Propositions Concerning Leader Attributes

3. Self-confidence and a strong conviction in the moral correctness of one's beliefs will be predictive of proactive leadership. This proposition is a slight modification of proposition three of the 1976 Theory of Charismatic Leadership. This proposition has been supported by Smith (1982), House et al. (1991), and Howell and Higgins (1991).

4. Strong leader concern for the morally responsible exercise of power will be predictive of constructive, collectively oriented exercise of social influence by leaders and predictive of the value based motive and follower commitment syndromes specified in propositions 1 and 2 above.

5. Power motivation coupled with a strong concern for the morally responsible exercise of power will be predictive of the constructive, collective-oriented exercise of social influence by leaders.

6. Power motivation, unconstrained by a strong concern for the moral exercise of power, will be predictive of impetuously aggressive and self-aggrandizing exercise of social influence.

7. Power motivation, in conjunction with a strong concern for the moral exercise of power, will be predictive of effective leadership when the role demands of leaders require substantial delegation of authority and responsibility and the exercise of social influence.

8. Power motivation, unconstrained by a strong concern for the moral exercise of power, will be predictive of effective leadership when the role demands of leaders require strong individual competitiveness, aggressiveness, manipulative and exploitive behavior, or the exercise of substantial political influence.

9. Affiliative motivation will be predictive of non-assertive leadership, close relationships with a small subgroup of followers, partiality toward this subgroup, and ineffective leadership.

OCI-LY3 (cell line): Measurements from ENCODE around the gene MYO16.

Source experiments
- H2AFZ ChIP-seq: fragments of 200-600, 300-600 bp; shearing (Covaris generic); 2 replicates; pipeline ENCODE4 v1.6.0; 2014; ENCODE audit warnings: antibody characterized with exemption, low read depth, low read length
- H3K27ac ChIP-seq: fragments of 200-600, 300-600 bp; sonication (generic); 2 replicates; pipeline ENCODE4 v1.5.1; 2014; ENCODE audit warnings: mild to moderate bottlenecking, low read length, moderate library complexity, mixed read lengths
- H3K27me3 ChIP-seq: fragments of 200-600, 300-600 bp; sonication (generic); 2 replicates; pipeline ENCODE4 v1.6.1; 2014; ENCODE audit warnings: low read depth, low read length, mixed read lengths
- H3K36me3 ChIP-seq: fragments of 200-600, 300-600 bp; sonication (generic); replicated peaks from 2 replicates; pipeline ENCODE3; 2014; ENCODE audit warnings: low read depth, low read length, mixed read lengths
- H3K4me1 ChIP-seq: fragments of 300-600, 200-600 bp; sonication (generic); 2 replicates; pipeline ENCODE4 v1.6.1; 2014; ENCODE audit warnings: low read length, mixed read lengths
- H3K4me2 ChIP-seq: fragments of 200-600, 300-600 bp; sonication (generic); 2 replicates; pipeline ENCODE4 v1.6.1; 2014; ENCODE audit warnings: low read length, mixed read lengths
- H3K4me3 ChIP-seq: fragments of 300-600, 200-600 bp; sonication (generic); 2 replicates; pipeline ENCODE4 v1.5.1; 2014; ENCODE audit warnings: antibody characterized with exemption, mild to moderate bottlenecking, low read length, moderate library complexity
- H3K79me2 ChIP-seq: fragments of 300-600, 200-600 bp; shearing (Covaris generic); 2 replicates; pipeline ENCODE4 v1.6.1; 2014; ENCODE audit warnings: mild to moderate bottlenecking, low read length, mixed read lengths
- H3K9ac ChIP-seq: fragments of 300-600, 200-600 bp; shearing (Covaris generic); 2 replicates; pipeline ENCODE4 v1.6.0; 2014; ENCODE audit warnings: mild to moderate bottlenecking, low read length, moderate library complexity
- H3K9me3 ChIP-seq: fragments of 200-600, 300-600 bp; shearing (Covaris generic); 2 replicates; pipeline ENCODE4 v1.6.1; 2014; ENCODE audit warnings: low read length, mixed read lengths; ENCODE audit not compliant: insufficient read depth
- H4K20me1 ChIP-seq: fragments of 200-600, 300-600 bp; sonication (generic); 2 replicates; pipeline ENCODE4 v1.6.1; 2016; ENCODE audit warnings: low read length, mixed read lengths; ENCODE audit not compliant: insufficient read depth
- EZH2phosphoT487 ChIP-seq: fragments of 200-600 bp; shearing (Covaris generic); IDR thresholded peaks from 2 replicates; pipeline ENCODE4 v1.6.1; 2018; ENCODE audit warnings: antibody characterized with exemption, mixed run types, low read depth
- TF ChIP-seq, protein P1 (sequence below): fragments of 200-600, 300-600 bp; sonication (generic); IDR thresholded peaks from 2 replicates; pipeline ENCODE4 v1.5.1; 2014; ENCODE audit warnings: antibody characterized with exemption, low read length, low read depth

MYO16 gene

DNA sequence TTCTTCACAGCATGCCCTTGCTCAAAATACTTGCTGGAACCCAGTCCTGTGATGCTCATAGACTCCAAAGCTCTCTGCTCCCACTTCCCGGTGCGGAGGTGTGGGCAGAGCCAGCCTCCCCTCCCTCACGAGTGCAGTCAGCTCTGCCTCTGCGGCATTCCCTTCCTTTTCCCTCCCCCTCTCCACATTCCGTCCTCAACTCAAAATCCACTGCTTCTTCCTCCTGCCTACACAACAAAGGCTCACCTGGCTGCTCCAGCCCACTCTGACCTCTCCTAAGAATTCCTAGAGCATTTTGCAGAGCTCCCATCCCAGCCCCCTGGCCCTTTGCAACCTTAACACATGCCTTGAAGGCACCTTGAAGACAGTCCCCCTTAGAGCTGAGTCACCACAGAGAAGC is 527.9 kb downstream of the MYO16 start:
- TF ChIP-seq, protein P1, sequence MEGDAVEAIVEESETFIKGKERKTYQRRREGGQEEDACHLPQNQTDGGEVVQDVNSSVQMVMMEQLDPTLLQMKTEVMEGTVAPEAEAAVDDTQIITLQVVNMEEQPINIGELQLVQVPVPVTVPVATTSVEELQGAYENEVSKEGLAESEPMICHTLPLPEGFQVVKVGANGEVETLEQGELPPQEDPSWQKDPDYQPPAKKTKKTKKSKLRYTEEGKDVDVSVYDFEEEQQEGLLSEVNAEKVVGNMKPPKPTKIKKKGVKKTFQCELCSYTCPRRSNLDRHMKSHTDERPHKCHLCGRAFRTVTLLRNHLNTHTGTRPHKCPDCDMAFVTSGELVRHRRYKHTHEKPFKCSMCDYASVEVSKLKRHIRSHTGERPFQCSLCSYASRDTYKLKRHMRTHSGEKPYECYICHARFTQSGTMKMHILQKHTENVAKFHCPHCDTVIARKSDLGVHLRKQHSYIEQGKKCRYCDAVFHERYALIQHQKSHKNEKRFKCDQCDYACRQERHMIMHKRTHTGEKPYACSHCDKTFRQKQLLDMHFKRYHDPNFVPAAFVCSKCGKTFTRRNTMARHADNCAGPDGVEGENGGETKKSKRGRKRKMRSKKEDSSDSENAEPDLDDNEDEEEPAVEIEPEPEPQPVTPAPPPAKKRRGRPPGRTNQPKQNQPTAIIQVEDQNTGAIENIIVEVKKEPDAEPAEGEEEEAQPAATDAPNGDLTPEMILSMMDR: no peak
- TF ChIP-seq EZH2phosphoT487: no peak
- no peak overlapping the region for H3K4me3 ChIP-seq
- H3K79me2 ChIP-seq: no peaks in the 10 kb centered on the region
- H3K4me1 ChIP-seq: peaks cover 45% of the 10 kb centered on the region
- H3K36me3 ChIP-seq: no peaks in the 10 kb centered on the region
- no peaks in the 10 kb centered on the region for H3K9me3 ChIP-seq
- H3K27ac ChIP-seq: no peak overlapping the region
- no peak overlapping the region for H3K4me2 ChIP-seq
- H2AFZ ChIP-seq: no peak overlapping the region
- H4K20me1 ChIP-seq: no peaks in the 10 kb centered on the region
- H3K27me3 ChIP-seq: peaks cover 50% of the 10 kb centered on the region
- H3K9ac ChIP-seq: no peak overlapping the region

10. The leader motive profile will be predictive of proactive leadership and leader effectiveness when the role demands of leaders require substantial delegation of authority and responsibility and the exercise of social influence.

11. Achievement motivation will be predictive of effective leader performance in entrepreneurial contexts and for small task-oriented groups in which members have direct interaction with the leader.

12. Achievement motivation will be predictive of ineffective leader performance for the leadership of organizations in which the role demands of leaders require substantial delegation of authority and responsibility and the exercise of substantial social influence.

Propositions four through twelve are derived from the motivation theories reviewed earlier.

Propositions Concerning Specific Leader Behaviors

13. Leader behaviors intended to enhance followers cognitive abilities will increase follower and overall organizational performance when such behaviors complement formal organizational practices and the informal social system by providing direction, clarification, feedback, encouragement, support, and motivational incentives to subordinates which are not otherwise provided.

14. When leader behaviors intended to enhance followers cognitive abilities are redundant with formal organizational practices and the informal social system they will be viewed as excessively controlling, will cause follower dissatisfaction, and will be resented and resisted.